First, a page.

Bruno Bettelheim and Albert Einstein both knew this. Einstein, a great fan of fairy tales, often advocated for the use of them in education. Magic hits us in the quantum heart.

einstien fairy tales

If we want our children to be free thinkers, problem solvers and imaginative  individuals, we would do well to let them to explore the dark side of fairy tales.

Happy Birthday Bruno!






30 comments on “Bruno and the Dark Fairy Tales

  1. […] witchlikeBruno and the Dark Fairy Tales […]

    Liked by 1 person

  2. Vicky V says:

    Great tribute! Bruno Bettelheim and Marie-Louise von Franz were key theorists for my fairytale chapter in my thesis. I love their work. I totally agree that over protecting children, either physically or mentally, does them no favours. I grew up reading fairy tales and Dracula, it didn’t do me any harm 🙂

    Liked by 2 people

    • Wow, that sounds like a really interesting thesis! I’d love to read it sometime. I think we need Bettelheim back for this modern age. Too much over protection. Much of it here is fueled by people getting offended over every little thing. But — when we have already been in Dracula’s parlor, very little will offend us 🙂

      Liked by 2 people

  3. sailajaP14 says:

    An amazing read, as always. Thank you for sharing, Christine.

    Liked by 1 person

  4. John W. Leys says:

    I think far too often, with the best of intentions, people underestimate children. They are capable of understanding and handling much more than is generally thought. And dark tales and stories, in my opinion, better equip them for the world better than sanitized tales where nothing bad ever happens.

    Liked by 2 people

    • Yes, that is exactly so. People often have good intentions, thinking they will shelter kids from harm, but we forget how resilient they actually are. Sometimes I think they handle death better that adults! I find very few kids that do not love horror and scary tales 🙂

      Liked by 1 person

  5. cmieko says:

    I knew of Bettelheim but didn’t know anything of his biography. It makes his work even more poignant.

    When I hear that children shouldn’t read scary stories, I always think of my librarian friend who argued that books were the safest possible place for children to encounter danger (or dangerous ideas). Would we prefer they meet danger first in the real world, where there are real-world consequences, or in the pages of a book?

    Liked by 2 people

    • Yes, that is how I think of it also. In a book, they know it is not ‘real’ yet it gives them some ideas about coping with a real situation. Also, the super scary stuff is likely to be much worse than anything they will actually encounter. Your librarian friend is wise!

      Liked by 1 person

  6. cmieko says:

    I didn’t know anything about Bettleheim’s biography. It makes his work even more poignant.

    When I hear people worrying that books are too scary for children, I always think about my librarian friend’s argument: Books are actually the safest place for children to encounter danger (or dangerous ideas). Would we rather they meet danger and darkness in the real world, where there are real-world consequences, or in a book, where they might gather some knowledge that will help them either avoid or face real-life risks?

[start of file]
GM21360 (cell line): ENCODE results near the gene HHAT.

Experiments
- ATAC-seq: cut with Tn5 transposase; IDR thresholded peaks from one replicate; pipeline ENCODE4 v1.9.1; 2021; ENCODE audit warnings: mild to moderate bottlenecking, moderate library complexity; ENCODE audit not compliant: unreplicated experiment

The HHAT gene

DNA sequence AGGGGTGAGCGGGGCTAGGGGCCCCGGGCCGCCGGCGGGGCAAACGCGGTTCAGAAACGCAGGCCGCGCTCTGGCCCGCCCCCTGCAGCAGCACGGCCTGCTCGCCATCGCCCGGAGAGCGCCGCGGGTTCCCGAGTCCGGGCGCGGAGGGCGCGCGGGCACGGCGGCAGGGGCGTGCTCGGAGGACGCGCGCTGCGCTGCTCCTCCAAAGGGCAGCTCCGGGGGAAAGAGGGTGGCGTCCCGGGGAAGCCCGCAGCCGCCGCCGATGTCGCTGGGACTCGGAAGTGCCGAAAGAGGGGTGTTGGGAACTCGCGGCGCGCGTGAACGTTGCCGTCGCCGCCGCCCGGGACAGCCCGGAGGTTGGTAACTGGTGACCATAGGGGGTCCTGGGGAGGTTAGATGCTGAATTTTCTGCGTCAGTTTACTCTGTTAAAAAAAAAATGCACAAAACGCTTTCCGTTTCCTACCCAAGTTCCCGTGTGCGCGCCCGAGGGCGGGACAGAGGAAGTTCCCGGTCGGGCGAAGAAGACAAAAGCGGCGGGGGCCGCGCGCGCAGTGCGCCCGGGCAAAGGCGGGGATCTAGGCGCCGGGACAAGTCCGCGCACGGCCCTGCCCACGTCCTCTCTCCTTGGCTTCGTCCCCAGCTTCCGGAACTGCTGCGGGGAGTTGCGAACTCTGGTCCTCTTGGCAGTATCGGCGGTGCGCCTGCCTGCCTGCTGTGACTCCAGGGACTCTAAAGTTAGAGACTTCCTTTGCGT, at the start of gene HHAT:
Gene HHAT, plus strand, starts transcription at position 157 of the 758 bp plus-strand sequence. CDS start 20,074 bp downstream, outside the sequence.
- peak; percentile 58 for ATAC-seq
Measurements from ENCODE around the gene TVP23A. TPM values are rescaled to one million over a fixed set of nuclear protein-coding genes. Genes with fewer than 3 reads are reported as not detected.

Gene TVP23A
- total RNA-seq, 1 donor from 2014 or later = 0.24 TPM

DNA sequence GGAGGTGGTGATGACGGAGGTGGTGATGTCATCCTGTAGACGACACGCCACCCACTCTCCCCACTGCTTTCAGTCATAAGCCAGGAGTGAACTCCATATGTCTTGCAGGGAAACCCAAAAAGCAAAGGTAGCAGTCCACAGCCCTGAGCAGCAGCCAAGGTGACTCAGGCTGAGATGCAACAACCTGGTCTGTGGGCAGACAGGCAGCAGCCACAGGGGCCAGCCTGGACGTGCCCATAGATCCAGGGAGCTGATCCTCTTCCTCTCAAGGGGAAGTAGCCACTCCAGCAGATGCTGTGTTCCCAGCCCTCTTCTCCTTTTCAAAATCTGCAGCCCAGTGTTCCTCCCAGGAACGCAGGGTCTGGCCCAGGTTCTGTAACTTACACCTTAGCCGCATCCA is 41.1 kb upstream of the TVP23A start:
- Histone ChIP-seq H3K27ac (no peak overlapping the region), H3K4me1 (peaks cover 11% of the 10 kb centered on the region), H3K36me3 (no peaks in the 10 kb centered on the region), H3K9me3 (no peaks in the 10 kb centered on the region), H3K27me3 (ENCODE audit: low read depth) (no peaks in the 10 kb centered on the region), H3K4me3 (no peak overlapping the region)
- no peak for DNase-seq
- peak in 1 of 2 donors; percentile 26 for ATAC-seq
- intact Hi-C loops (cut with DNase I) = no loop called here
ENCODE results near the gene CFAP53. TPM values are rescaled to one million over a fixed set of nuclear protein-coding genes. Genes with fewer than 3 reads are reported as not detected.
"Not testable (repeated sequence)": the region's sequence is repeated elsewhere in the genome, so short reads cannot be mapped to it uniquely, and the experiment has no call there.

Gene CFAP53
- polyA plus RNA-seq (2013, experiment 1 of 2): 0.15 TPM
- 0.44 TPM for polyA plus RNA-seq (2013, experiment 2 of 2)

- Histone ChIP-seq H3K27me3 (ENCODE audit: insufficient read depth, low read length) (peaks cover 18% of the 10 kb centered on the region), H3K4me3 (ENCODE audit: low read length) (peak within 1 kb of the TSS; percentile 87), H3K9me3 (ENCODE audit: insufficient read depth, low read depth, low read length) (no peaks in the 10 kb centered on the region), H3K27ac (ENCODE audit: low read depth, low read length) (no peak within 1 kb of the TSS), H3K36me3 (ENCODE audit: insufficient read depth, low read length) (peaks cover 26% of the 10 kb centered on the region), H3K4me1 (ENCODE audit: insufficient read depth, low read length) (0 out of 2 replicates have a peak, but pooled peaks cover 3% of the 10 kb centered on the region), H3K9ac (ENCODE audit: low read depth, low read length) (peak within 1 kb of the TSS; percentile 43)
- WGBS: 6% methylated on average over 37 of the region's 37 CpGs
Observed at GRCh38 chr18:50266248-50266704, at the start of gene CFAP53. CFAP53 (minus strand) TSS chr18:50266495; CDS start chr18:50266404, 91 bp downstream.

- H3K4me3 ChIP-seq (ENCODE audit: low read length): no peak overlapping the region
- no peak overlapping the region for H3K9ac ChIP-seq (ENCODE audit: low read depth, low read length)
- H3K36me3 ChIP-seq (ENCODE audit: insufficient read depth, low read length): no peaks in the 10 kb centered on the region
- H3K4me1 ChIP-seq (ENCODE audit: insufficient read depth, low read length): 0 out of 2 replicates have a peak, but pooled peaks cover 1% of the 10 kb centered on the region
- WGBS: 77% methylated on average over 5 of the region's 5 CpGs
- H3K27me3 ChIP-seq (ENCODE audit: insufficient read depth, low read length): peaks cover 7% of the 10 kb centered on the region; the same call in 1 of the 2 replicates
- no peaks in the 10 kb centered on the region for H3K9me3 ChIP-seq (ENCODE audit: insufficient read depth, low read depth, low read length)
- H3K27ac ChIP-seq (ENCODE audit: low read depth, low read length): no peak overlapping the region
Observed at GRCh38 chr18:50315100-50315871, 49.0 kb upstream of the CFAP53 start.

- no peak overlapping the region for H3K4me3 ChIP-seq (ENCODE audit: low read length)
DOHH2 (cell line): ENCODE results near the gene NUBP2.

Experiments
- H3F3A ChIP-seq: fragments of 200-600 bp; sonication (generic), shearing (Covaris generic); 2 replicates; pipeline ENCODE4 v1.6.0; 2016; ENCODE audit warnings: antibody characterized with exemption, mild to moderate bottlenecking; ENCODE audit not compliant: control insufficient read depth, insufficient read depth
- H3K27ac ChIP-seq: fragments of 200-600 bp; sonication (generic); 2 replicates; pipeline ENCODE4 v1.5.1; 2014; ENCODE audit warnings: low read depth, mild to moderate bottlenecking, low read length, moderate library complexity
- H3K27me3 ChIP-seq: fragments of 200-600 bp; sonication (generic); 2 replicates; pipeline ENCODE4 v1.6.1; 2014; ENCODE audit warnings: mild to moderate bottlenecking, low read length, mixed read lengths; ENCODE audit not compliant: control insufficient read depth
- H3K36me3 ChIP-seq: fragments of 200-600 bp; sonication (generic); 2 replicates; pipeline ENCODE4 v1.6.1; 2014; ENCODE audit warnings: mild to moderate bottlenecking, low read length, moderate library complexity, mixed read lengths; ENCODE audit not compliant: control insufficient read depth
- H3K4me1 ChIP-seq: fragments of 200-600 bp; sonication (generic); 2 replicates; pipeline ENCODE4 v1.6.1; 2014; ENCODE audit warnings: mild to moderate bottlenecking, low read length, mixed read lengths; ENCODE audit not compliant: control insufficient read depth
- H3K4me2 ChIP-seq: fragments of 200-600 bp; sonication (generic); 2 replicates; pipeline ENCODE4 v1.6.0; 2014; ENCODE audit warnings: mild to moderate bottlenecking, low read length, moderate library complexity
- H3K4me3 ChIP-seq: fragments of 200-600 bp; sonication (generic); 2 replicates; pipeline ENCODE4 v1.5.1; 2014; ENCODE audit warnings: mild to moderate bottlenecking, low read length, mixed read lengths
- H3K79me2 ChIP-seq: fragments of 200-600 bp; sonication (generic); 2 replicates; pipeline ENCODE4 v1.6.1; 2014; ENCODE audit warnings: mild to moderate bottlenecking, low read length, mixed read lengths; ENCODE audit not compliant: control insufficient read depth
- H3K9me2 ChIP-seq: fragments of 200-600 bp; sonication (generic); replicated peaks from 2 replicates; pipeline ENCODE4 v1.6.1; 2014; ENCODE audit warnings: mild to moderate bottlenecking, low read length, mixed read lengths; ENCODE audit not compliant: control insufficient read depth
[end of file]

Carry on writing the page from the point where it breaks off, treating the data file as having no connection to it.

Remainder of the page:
Liked by 1 person

  7. This is a wonderful tribute to Bruno Bettelheim! And much food for thought! I agree; sanitizing reading material will hinder coping skills later on.

    Liked by 1 person

  8. Nicely put together and very informative with an effective personal slant. Once upon a time we were all children …

    Liked by 1 person

  9. An excellent essay with a great deal of truth behind it.

    I remember several years ago, there were news stories of numerous Canadians freaking out when 6 Canadian soldiers were killed in a single day in Afghanistan.

    God only knows how many would have been freaking out when 946 Canadians died landing on the beaches of Normandy on June 6th 1944.

    Not to say the numerous deaths that then followed the rest of the campaign.

    No doubt the politically correct crowd would have been demanding we give up the war against Hitler as there were too many casualties.

    In today’s world- particularly the Western world- many people do have a particularly sanitized version of life.

    I know in Canada they stopped teaching fairy tales in a lot of public schools starting in the 1980s and the generation since has been quite squeamish when it comes to fighting evil.

    Thank goodness for Harry Potter.

    School teachers would have had to fight to remove a book about Harry from a child’s hands.

    The figure of Voldemort teaches kids that there is evil in the world.

    And of course there’s also the values of loyalty, friendship and courage which is taught in the Harry Potter books.

    Liked by 2 people

    • It is strange when you think that we have such vivid available communication through technology today — and yet this big fear of ‘reality’ — hence the sanitizing of death, etc. and all the political correctness.

      Wow, I did not know they stopped teaching fairy tales in Canada! I wonder if this was by law/ education standards? Or maybe just public preference. At any rate it is a bad decision!

      Yes, Harry Potter was really a great thing for kids. Interesting that the kids themselves chose him! Thus proving my point — that kids are naturally attracted to, and able to cope with the Dark Side of stories.

      Thanks so much for your comments! 🙂 Glad you liked my essay.

      Liked by 3 people

  10. poeturja says:

    Outstanding! Tweeted! I remember taking my sons to see “Never Ending Story” and I left the movie teary but uplifted. They were completely blank about it, preferring to see robots and aliens. Sigh…where’d I go wrong 😦

    Liked by 1 person

  11. aliciagaile says:

    I’ve never heard of this man before, but I agree wholeheartedly with his ideas about leaving the darker side of children’s stories intact. It’s important that little girls who love princesses and fairy tales understand that those happy endings don’t come easy. Even if a prince saves the Day in the end the heroines often undergo serious strife and struggle before he shows up. And I also think that since most of the heroes are the unassuming, unexpected youngest/smallest that it gives children the message that they can overcome big obstacles too.

    Liked by 1 person